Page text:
INSECT MONITORING REPORT Summarized Report for

					INSECT MONITORING REPORT
Summarized Report for Sept. 16-22, 2010

POTATO TUBERWORM: Potato tuberworm (PTW) moths were found in six survey traps this
week; one near Connell, one near Burbank, and four north of Pasco. These traps had 1-30
moths/trap. The moth population has been building in parts of the Southern Basin for many
weeks. A graph showing the average PTW moth counts in the Columbia Basin this season has
been added to this webpage (see below).

Recommendations: Potato growers in areas potentially impacted by these insects should
maintain at least one pheromone trap adjacent to each of their potato fields. PTW infestations
can be highly localized, and it is risky to conclude too much from traps that are miles away
from your fields. The traps should be checked weekly. If you are finding moths in your traps,
you know you may have a problem. If the moth counts increase from week to week, then
chemical control measures prior to harvest may be warranted. Insecticide spray programs
beginning 4 to 8 weeks before harvest have been successful in reducing PTW in potato tubers.
For a list of products registered for control of PTW, visit the 2010 PNW Insect Management
Handbook online (Chapter: “Irish Potatoes”, Section: “Tuberworm to Wireworm”). Cultural
methods reported to reduce PTW damage include 1) eliminating cull piles and volunteers to
reduce overwintering stages of PTW; 2) maintaining soil moisture after vine kill to prevent soil
cracking (researchers have shown applying 0.1” of sprinkler irrigation daily from vine kill to
harvest decreases PTW tuber damage without increasing fungal or bacterial diseases); 3)
minimizing the time between desiccation and harvest (the longer tubers remain in the field after
vine kill, the greater the likelihood of tuber infestation); and 4) maintaining more than 2” of soil
over tubers during the season, and covering hills with 1-2” of soil after vine kill (tubers exposed
or close to the surface are at high risk for PTW damage).


APHIDS: Aphids were found in 18 out of the 22 potato fields we sampled this week. Most were
wingless green peach aphids. In fields where aphids were present, the counts ranged from 0.1
to 5.7 aphids/plant (average count was 1.0 aphids/plant). The aphid-virus threat for potatoes in
the Columbia Basin is mostly over. The exception is with fields that are still green, actively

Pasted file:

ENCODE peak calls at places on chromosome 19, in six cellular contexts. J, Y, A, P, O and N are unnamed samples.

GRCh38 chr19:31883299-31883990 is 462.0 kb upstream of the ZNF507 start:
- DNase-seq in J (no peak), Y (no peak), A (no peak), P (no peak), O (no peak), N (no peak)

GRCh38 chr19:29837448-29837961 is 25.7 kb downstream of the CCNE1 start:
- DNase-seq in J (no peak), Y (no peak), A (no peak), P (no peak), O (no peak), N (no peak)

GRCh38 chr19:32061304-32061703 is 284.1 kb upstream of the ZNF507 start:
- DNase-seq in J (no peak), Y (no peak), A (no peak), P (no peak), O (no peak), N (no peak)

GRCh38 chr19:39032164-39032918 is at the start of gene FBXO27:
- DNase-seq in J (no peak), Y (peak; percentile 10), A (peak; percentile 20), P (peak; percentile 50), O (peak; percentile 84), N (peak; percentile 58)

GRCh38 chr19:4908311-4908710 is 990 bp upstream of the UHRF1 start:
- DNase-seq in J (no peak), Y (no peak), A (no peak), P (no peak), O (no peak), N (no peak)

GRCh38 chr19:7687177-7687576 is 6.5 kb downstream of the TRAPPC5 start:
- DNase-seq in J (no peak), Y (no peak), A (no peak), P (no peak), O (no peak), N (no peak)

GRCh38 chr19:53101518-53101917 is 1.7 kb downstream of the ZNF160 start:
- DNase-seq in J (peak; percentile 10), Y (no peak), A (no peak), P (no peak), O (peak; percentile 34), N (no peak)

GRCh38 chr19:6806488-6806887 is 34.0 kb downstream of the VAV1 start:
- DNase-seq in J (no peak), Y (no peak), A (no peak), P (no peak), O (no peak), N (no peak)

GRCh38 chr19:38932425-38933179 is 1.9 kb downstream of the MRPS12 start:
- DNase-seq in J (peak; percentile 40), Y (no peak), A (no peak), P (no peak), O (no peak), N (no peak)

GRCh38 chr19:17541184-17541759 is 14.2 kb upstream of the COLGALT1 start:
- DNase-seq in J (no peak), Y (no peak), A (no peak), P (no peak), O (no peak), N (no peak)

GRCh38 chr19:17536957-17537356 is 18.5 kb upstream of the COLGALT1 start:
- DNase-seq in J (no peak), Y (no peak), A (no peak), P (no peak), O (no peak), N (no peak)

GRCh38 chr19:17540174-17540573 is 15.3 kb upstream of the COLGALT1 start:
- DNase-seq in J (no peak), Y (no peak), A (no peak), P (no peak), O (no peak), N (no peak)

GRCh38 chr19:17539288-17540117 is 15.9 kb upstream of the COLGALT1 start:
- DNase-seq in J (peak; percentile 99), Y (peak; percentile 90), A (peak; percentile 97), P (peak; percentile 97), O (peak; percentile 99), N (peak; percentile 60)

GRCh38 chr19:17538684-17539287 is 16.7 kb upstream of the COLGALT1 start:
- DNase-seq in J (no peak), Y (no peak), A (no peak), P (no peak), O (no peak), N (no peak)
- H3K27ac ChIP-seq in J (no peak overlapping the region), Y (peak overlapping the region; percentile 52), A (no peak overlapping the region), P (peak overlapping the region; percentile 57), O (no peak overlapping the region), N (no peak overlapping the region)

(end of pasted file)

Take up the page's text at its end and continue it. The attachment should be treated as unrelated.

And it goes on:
growing, bulking, and not scheduled for harvest anytime soon. A graph showing the average
aphid counts for this season has been added to this webpage (see below).

Recommendations: Early recognition and control of aphids is the best tactic in limiting the
spread of potato leafroll virus (PLRV). This virus causes a tuber symptom called net necrosis in
many cultivars that is unacceptable in processing potatoes. To minimize the spread of virus,
university-based recommendations are to treat late-season storage potatoes as soon as non-
winged aphids are detected. The low tolerance for net necrosis by processors and the high
vectoring capacity of aphids, explains the very low treatment threshold for aphids in potato
fields destined for storage and processing. Higher action thresholds may be appropriate for the
few cultivars that do not develop net necrosis when infected with PLRV, and for potatoes that
will not be stored. It is important to keep in mind, however, that aphids spread other viruses
and can cause direct injury to plants when aphid densities are high. Many foliar insecticides are
labeled for the suppression of aphids in potatoes; for a list of products, visit the 2010 PNW
Insect Management Handbook online (Chapter: “Irish Potatoes”, Section: “Aphids to Blister
beetle”). Information can also be found in the IPM Guidelines for Insects and Mites in ID, OR,
and WA Potatoes. When selecting an insecticide it is important to know the use restrictions
(PHI, season limits, etc.), follow guidelines for insecticide resistance management, and consider
the impact on natural enemies.
BEET LEAFHOPPERS: Beet leafhoppers (BLH) are still out and about, but they are probably not
doing any damage to your potatoes this late into the growing season. The BLH counts have
been quite low; averaging only 6.8 BLH/trap in Mattawa, 4.6 BLH/trap in the rest of the North
Basin, and 0.5 BLH/trap in the South Basin.

Recommendations: Beet leafhoppers are important pests because they transmit BLTVA, a
phytoplasma that causes purple top disease in potatoes. Most BLTVA infections occur early in
the season, during May and June, and possibly in July. So, the time to control BLH in potatoes is
over. It takes a while for purple top symptoms to develop. If your potatoes were infected with
BLTVA you are probably seeing the symptoms of purple top now. Symptoms may include leaf
curling with purple coloration, aerial tubers, chlorosis, and early senescence. Potato cultivars
vary in susceptibility to purple top. Ranger, Umatilla, and Norkotah are considered highly
susceptible; Russet Burbank is susceptible; and Alturas and Shepody are moderately
susceptible.

				
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Description: After exercise, people should be selected to provide a lot of potassium, dietary fiber, calcium and vitamin D, and less intake of sodium, saturated and trans fatty acids, to avoid adding too much sugar and artificial salt. The potato is almost the same time meet all the requirements. It provides the U.S. Dietary Guidelines Advisory Committee identified the lack of nutrients in the main two - potassium and fiber. In the food source of potassium, the potato ranks first in the recommended guidelines. Potassium-rich food sources include cantaloupe, bananas and yogurt. Scientific studies show: Sodium Potassium can passivate the side effects of the body, thereby reducing blood pressure. In addition, the body is rich in potassium can reduce the risk of kidney stones and osteoporosis risk.